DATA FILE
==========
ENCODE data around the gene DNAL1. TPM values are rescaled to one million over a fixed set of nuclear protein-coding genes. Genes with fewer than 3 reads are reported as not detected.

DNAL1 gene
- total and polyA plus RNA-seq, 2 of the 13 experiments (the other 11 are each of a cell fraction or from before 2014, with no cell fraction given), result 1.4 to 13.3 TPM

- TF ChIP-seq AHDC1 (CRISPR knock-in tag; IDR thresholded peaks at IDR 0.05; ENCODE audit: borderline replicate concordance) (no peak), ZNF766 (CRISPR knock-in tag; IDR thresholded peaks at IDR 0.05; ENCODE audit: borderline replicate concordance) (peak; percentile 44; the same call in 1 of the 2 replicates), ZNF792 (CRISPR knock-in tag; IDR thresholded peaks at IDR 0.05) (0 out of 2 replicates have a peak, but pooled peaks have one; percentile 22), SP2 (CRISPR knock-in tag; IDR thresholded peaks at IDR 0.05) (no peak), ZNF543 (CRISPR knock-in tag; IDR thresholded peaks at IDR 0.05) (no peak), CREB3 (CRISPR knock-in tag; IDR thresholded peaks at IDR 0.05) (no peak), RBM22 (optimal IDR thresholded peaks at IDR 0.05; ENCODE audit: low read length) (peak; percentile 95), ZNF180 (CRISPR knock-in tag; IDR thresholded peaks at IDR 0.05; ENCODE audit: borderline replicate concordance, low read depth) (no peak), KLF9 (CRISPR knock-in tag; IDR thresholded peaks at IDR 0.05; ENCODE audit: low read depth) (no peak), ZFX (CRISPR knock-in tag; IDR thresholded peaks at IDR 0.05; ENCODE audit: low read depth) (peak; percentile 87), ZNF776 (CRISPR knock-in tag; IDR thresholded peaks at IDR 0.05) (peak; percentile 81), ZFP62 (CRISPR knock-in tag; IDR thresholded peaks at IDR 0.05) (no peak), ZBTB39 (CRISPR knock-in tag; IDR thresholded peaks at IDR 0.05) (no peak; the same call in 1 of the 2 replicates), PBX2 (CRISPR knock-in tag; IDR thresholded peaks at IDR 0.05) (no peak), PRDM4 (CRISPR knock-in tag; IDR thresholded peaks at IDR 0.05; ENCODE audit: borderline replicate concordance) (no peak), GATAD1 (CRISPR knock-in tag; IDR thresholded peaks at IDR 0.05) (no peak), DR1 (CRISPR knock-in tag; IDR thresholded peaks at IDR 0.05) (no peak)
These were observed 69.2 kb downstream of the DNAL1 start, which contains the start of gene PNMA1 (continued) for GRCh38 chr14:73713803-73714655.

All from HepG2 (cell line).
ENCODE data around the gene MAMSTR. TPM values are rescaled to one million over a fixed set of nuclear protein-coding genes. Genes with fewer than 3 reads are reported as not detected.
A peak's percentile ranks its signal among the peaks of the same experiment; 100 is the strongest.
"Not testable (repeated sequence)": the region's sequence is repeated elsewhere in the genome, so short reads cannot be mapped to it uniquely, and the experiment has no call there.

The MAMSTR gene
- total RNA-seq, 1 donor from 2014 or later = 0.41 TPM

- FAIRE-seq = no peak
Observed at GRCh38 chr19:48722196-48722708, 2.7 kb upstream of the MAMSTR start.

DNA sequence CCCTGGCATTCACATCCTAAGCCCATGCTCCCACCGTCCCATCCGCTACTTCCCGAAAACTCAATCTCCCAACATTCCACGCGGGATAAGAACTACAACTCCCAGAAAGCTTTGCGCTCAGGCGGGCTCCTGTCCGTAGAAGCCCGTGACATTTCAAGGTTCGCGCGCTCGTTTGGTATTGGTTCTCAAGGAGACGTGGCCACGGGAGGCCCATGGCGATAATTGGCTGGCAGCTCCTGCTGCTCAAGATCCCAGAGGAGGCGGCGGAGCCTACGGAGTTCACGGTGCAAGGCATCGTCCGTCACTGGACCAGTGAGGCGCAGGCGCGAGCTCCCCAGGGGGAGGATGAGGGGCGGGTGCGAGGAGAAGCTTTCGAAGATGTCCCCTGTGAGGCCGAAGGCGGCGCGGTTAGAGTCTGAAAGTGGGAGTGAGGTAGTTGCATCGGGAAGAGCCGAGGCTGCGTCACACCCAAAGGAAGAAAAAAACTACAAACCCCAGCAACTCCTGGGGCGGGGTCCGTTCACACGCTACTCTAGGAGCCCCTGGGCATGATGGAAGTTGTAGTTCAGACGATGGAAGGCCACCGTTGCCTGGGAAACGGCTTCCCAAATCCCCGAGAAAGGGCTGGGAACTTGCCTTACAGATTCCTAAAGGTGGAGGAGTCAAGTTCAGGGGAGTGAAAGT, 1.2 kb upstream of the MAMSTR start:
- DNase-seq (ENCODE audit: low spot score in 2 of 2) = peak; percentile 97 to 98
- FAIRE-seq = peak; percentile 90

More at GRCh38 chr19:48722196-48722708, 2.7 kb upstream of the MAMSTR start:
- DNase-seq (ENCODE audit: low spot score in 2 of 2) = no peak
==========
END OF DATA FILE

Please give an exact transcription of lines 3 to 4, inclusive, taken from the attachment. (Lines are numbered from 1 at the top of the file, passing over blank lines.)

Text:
- total and polyA plus RNA-seq, 2 of the 13 experiments (the other 11 are each of a cell fraction or from before 2014, with no cell fraction given), result 1.4 to 13.3 TPM

- TF ChIP-seq AHDC1 (CRISPR knock-in tag; IDR thresholded peaks at IDR 0.05; ENCODE audit: borderline replicate concordance) (no peak), ZNF766 (CRISPR knock-in tag; IDR thresholded peaks at IDR 0.05; ENCODE audit: borderline replicate concordance) (peak; percentile 44; the same call in 1 of the 2 replicates), ZNF792 (CRISPR knock-in tag; IDR thresholded peaks at IDR 0.05) (0 out of 2 replicates have a peak, but pooled peaks have one; percentile 22), SP2 (CRISPR knock-in tag; IDR thresholded peaks at IDR 0.05) (no peak), ZNF543 (CRISPR knock-in tag; IDR thresholded peaks at IDR 0.05) (no peak), CREB3 (CRISPR knock-in tag; IDR thresholded peaks at IDR 0.05) (no peak), RBM22 (optimal IDR thresholded peaks at IDR 0.05; ENCODE audit: low read length) (peak; percentile 95), ZNF180 (CRISPR knock-in tag; IDR thresholded peaks at IDR 0.05; ENCODE audit: borderline replicate concordance, low read depth) (no peak), KLF9 (CRISPR knock-in tag; IDR thresholded peaks at IDR 0.05; ENCODE audit: low read depth) (no peak), ZFX (CRISPR knock-in tag; IDR thresholded peaks at IDR 0.05; ENCODE audit: low read depth) (peak; percentile 87), ZNF776 (CRISPR knock-in tag; IDR thresholded peaks at IDR 0.05) (peak; percentile 81), ZFP62 (CRISPR knock-in tag; IDR thresholded peaks at IDR 0.05) (no peak), ZBTB39 (CRISPR knock-in tag; IDR thresholded peaks at IDR 0.05) (no peak; the same call in 1 of the 2 replicates), PBX2 (CRISPR knock-in tag; IDR thresholded peaks at IDR 0.05) (no peak), PRDM4 (CRISPR knock-in tag; IDR thresholded peaks at IDR 0.05; ENCODE audit: borderline replicate concordance) (no peak), GATAD1 (CRISPR knock-in tag; IDR thresholded peaks at IDR 0.05) (no peak), DR1 (CRISPR knock-in tag; IDR thresholded peaks at IDR 0.05) (no peak)